Home Travel BlogAustralia Travel Blog How it came that I found myself alone in the Walpa Gorge

How it came that I found myself alone in the Walpa Gorge

by Silke Elzner

The Walpa Gorge is a 1 hour return walk amongst giant red sandstone formations that will slowly close in around you. Walking here is a bit surreal, like exploring he moon’s rocky surface. The valley floor is rough and littered with stones and pebbles, you need to watch your step. Since the kids are tired I explore the gorge on my own. Around me there are still a number of other visitors, but the sun is setting fast, the shadows growing longer and longer with each passing minute.

The walk rises slowly but steadily. Along the way, rough boulders and rocks, pockets of green. To the left the ephemeral stream appears, fringed by shady trees and thick shrubs. The walls of the sandstone domes above are sprinkled with holes, like Swiss cheese.Setting off to discover the Walpa Gorge

Soft lines and formations at Kata Tjuta

Gorgeous colours at Walpa Gorge

The walk follows the ever narrowing gorge

The path is rocky

Grass growing on the stony floor

In the late afternoon sun the colours of the stone a reflecting back in bright red and oranges. In the shadows, the red is almost black.

The path is marked with lose pebbles. The only evidence of human presence are occasional bridges that help across the worst sections and a bench or two. I realise I am alone in this alien landscape, the last walkers that had returned from the end of the walk had passed me minutes ago. Not a human soul in front of me or behind me. However, some echoes carrying human voices, some kids having a go each. The atmosphere is almost eerie – the light subsiding, the canned voiced reflecting from the stone surfaces, not a human in sight. Suddenly I realise I might be the last visitor of the day. A sprained ankle and I might not be able to make it back to the camper van before the last light disappears.

Bridge helping over the difficult parts of the walk

Reds and Greens everywhere

Towering walls and pockets of lush vegetation

The stream

The thought is uncanny and a bit frightening. I make sure I treat more carefully, now acutely aware of my own vulnerability in this harsh Australian environment.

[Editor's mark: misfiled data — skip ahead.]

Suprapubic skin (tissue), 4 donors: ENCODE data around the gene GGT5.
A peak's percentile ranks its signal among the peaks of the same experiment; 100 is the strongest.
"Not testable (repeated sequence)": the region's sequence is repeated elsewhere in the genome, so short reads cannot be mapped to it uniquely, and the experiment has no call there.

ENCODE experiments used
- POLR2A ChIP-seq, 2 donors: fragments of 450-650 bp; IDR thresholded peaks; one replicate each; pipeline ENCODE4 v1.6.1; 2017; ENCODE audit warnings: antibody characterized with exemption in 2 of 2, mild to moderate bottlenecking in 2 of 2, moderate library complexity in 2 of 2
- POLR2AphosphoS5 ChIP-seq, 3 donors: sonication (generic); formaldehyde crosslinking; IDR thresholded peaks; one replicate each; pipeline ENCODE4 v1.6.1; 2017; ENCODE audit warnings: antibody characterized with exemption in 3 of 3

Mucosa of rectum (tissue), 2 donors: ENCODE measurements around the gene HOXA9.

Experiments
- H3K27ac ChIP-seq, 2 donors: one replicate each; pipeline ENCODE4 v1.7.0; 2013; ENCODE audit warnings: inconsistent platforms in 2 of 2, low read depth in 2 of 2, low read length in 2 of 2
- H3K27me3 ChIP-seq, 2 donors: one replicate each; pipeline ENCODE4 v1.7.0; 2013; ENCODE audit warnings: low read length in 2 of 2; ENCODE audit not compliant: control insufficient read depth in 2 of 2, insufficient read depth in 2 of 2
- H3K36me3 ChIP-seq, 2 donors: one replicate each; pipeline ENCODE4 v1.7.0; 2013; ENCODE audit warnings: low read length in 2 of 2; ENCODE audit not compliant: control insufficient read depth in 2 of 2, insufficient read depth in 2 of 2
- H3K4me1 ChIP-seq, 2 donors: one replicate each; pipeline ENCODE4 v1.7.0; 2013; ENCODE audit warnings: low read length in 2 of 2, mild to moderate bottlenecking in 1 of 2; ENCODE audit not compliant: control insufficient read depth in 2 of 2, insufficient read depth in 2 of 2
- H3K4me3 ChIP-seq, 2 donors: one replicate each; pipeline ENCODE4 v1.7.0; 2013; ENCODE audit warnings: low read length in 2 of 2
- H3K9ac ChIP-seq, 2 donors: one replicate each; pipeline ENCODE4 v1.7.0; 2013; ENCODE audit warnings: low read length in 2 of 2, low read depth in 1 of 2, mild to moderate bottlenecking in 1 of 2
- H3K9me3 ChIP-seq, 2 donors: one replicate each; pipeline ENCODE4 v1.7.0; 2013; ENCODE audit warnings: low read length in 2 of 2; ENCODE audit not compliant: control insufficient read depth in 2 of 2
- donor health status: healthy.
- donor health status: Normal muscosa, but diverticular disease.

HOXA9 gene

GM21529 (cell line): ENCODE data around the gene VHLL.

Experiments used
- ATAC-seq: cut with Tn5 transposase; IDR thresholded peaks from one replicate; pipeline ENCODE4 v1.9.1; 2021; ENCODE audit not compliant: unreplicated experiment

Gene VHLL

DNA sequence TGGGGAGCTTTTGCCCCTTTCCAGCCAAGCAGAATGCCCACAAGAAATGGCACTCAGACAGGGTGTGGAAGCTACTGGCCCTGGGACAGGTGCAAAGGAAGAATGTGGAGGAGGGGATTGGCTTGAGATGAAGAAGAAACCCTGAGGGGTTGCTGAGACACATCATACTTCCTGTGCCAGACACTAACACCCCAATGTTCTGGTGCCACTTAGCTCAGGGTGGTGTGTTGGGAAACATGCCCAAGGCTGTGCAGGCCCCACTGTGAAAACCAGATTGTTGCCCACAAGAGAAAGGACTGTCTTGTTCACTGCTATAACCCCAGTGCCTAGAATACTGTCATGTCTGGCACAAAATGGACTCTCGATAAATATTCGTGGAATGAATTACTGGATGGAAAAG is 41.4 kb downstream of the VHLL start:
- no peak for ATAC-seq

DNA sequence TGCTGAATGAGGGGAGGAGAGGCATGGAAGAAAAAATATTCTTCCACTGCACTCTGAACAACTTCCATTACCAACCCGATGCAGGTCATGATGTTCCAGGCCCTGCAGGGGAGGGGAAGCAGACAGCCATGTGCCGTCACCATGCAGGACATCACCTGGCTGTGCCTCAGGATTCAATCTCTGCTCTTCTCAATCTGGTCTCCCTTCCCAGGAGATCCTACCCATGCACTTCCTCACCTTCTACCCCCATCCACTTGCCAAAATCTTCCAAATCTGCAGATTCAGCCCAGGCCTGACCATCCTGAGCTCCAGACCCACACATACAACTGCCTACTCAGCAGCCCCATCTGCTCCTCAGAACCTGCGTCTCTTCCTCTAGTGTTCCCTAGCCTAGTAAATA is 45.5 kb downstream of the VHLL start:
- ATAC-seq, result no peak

I stumble upon a little Garden Eden in this desert of stone – a little pond with clear water, framed by tall weeds, welcomed by a variety of shrubs that cherish the unusual offering of water. I marvel at the sight for a few minutes before arriving at the end point of the walk – a viewing platform suspended over grasses and bush vegetation that is partly unique to this little place on earth. From the platform which is mine alone this late in the day I enjoy the most enchanted view of the narrow opening of the gorge, with clouds of green vegetation covering the opening like gigantic moss.

The gorge becomes narrow towards the end

Bright green colours

Looking back. the sun is setting

Walls like Swiss cheese

Bench for contemplation

The way the water takes

Some unexpected water

It is time for me to go. With no one around me I return as quickly as possible to the car park, escaping the shadows and the silence around me until I find myself again in the company of fellow travellers. Before returning to our campsite we stop one last time to see The Olgas bathed in the warm light of the setting sun. Tomorrow we will leave the Red Centre behind us, heading back to Alice Springs to continue our road trip to Cairns.

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Nearing the end of the Walpa Gorge walk

A dead end

Returning to the camper van and enjoying the view

Kata Tjuta in the warm afternoon sun

(Want to read about my previous adventures in the Australian outback? Check out my road trip posts here! For more pictures have a look at my Instagram and Pinterest accounts.)